I'll be traveling up to the Far North next week which makes running trickier -- I'm literally "on the road" 4 out of 5 days. But Maroua is really nice because it is FLAT. Last time I was there, I had really fast times even on my long runs. So, I’m looking forward to that.

I need a pair of hard-core trail running shoes. Inov-8 is "the" company in this field, but I couldn't figure out what model would fit my needs (muddy, wet hills -- slick, slick red mud), so I sent them an e-mail and got a reply from a Head Designer. Head Designer for a trail shoe company. . . That sounded like a sweet, sweet job to me. I love well-designed tools -- things that really do their job well. And so that got me thinking about what I want to do with my life.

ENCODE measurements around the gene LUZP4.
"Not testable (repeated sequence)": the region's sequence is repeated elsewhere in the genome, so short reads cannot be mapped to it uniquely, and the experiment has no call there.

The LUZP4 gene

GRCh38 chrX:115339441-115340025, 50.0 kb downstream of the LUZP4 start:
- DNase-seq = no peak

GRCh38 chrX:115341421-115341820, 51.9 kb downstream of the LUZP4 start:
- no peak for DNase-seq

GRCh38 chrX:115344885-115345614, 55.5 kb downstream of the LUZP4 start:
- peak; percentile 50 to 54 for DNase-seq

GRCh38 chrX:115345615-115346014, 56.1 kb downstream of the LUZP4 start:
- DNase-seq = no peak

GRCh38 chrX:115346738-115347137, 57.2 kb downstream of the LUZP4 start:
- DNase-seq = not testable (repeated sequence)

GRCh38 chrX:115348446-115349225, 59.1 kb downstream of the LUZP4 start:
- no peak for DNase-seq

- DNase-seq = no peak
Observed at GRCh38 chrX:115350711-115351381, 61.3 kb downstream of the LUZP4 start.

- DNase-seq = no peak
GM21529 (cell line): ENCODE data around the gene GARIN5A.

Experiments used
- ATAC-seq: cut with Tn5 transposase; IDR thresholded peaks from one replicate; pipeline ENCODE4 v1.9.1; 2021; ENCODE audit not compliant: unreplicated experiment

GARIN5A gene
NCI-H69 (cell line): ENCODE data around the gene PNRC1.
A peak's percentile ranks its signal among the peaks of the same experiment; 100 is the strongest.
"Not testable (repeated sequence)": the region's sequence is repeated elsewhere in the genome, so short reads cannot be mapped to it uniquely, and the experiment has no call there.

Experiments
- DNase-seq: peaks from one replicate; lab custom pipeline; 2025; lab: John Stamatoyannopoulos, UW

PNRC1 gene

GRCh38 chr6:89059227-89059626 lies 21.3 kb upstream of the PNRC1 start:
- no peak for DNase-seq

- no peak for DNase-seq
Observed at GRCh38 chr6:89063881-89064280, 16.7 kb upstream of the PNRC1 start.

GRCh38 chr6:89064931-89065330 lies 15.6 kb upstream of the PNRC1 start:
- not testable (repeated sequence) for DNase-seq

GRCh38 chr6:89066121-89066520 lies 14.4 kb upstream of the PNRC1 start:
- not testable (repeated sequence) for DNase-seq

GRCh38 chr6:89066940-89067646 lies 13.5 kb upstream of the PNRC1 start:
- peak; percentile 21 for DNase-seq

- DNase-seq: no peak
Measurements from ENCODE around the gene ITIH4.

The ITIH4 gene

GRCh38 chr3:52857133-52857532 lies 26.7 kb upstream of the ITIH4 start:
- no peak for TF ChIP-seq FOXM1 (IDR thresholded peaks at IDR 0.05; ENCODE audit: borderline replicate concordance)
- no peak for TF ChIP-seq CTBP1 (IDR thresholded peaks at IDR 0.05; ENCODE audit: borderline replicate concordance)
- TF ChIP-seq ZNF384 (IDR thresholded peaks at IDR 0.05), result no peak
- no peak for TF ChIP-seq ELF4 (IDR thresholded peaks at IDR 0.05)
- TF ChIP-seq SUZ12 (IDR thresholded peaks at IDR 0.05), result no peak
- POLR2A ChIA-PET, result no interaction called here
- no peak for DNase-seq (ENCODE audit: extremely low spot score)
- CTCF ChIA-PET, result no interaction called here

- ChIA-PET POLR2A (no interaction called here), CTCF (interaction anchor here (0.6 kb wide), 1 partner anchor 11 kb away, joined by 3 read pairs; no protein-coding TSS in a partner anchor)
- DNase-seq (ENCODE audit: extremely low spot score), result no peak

One thing I know is that I like things that work, things that work well. And I like to make things work well. My background is not in physical tools, but more management tools. So, I would really like to find a job (after my stint here in Cameroon) where I could work with people, organizations, businesses, teams, to help them really work well. The great thing is that I am in a position now to do exactly that with the three organizations I am currently working with here in Bamenda. So, I will be keeping this in mind over the next months and trying to identify what I really like to do and what I am really good at (for instance, I facilitated a workshop a couple of weeks ago and was reminded, yet again, both of how much I enjoy facilitation and how good I am at it). This is all part of the bigger picture of taking a stand for happiness and I am finding it very helpful to be in this inquiry about what makes me happy.